Term’s end spurs reflection

May 2, 2012


This Friday will be “Stop Day” at Kansas University, the day that signals the end of the teaching semester and the beginning of final examinations. Commencement will take place a week from Sunday. After the graduating seniors pack their belongings, they will leave KU with degrees in hand and begin their adult lives.

The campus will get quieter for a time, at least until the summer students begin to arrive in force. Many of the faculty will shift gears. Some will leave town and spread out around the nation and the world on research trips or just on vacation. Others will settle into their offices, laboratories and homes here and try to get on with the research and writing they couldn’t get done during the academic year.

A few will teach summer courses. Several will take on summer jobs to supplement their academic salaries. The 12-month staff will continue to do what they always do albeit, perhaps, at a somewhat slower summer pace.

Life for those who inhabit universities follows a different rhythm than for most people.  University life is cyclical, built around the academic calendar and the teaching schedule. Even the campus changes according to the academic cycles. Now that summer is here and the majority of students are away from campus, many buildings close earlier. Library hours change.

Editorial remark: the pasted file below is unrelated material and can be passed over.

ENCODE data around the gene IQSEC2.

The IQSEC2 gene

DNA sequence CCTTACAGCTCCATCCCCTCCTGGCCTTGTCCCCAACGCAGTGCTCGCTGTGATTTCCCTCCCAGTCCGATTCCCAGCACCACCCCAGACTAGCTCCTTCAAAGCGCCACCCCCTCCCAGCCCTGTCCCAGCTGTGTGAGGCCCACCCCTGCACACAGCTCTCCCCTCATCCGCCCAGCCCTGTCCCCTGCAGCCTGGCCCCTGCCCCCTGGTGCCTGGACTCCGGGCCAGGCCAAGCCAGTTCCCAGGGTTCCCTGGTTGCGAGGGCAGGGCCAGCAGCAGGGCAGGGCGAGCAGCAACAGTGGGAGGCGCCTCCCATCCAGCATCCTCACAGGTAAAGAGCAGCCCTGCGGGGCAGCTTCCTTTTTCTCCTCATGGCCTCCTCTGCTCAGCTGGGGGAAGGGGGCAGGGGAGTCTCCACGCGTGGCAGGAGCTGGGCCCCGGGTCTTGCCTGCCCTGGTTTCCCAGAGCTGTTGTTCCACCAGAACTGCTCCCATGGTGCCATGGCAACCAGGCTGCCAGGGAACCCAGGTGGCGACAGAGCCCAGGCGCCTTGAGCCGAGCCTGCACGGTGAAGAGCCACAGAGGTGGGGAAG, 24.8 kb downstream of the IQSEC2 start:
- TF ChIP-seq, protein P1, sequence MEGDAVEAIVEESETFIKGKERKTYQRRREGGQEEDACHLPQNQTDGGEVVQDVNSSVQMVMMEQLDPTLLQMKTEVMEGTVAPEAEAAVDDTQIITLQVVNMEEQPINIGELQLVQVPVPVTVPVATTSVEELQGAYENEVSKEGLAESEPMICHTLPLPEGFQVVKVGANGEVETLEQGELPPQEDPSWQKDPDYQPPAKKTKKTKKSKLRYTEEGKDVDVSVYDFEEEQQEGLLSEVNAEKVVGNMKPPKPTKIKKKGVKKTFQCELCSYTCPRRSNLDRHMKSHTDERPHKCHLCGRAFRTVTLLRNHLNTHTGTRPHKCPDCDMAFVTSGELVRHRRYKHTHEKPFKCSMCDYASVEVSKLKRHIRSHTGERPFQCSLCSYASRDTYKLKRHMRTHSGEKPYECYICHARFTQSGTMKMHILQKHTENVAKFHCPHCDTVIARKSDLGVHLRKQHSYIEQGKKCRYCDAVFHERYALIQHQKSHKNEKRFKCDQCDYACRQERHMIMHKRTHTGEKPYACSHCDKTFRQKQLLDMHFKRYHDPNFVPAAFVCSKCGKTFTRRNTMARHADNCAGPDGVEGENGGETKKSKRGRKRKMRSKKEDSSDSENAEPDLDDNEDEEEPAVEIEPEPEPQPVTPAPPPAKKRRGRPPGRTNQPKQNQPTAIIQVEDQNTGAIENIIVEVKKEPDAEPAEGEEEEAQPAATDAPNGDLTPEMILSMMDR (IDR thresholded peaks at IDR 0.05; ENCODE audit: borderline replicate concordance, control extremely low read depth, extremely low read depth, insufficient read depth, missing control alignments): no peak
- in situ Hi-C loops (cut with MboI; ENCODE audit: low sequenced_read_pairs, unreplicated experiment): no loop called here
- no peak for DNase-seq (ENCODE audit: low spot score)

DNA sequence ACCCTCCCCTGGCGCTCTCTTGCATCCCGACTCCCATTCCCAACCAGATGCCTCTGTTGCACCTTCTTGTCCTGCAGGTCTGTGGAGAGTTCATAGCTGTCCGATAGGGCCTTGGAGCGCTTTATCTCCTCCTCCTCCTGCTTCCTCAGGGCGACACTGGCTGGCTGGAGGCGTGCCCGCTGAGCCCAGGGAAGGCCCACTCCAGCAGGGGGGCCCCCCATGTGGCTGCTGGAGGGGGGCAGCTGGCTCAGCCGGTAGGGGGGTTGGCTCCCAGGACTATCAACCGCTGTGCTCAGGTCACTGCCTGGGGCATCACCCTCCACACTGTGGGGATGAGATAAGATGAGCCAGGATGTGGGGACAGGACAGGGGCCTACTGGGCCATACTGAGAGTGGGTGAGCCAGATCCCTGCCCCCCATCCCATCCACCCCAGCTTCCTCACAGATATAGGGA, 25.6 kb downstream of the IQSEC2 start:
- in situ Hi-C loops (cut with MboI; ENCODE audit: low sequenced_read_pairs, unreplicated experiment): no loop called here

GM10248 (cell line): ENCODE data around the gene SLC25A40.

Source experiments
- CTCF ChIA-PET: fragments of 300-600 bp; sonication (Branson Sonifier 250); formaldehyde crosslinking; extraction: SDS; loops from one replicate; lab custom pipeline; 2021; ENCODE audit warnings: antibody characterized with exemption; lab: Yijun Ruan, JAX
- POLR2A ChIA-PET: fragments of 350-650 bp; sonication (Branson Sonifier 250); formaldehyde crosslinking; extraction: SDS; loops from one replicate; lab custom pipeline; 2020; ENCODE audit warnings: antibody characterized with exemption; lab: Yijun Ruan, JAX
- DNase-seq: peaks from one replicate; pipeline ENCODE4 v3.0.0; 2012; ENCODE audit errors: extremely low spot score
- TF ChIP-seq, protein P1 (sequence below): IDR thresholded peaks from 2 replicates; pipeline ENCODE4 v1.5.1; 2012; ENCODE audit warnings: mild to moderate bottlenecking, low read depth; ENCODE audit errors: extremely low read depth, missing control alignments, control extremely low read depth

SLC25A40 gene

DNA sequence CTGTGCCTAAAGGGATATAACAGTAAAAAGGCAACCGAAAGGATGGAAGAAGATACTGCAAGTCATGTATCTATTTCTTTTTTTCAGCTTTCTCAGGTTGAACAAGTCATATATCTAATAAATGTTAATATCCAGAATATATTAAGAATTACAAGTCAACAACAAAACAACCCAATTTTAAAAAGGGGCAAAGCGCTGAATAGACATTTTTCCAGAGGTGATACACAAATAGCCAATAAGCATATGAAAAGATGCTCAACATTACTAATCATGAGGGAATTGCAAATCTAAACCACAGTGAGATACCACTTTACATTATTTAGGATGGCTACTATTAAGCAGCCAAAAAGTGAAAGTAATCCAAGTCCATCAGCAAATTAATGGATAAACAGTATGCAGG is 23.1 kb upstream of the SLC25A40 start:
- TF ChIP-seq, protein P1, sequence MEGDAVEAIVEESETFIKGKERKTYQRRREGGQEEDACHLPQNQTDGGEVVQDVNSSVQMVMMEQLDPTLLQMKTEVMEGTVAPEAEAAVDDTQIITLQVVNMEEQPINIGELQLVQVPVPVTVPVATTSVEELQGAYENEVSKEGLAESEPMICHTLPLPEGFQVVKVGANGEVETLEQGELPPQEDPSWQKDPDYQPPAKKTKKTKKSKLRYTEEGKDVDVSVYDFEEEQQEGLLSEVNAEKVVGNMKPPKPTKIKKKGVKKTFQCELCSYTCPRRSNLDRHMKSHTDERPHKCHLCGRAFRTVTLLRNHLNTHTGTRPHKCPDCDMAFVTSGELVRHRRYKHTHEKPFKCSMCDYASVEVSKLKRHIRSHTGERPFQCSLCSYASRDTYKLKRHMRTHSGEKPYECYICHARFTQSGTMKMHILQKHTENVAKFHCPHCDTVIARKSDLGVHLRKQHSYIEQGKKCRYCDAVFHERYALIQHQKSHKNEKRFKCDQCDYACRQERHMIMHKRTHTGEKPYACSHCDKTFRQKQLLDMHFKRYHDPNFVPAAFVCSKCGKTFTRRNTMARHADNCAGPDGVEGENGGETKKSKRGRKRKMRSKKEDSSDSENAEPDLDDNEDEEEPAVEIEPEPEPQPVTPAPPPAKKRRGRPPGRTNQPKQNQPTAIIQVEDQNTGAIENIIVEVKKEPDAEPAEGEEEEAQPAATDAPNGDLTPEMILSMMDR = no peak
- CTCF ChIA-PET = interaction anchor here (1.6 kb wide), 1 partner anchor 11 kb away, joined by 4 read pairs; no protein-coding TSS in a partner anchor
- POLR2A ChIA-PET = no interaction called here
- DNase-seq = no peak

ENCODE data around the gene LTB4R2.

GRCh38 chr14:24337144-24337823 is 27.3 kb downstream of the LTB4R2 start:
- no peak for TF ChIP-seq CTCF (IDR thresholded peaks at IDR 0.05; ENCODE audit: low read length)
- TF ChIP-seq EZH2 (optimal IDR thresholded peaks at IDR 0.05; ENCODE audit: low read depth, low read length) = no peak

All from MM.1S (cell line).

Roadwork increases as does the frustration of those who try to navigate the campus by car. For faculty members the various meetings that interrupt the typical day during the semester cease. There’s even time to walk around the campus and appreciate just how lovely it is.

Of course, summer also brings changes to Lawrence. Finally, it’s possible to get a table at Free State Brewing Co. without a long wait. The Farmers’ Market and concerts in South Park can be added to the weekly schedule. The city pools open. Things are good.

Like most faculty I look forward to summer. I tend to spend my summers here. It’s a time for reading, writing and long walks around Perry Lake. It’s a time to remember how lucky I am to live here and to teach at KU.

— Mike Hoeflich, a distinguished professor in the Kansas University School of Law, writes a regular column for the Journal-World.


Use the comment form below to begin a discussion about this content.

Commenting has been disabled for this item.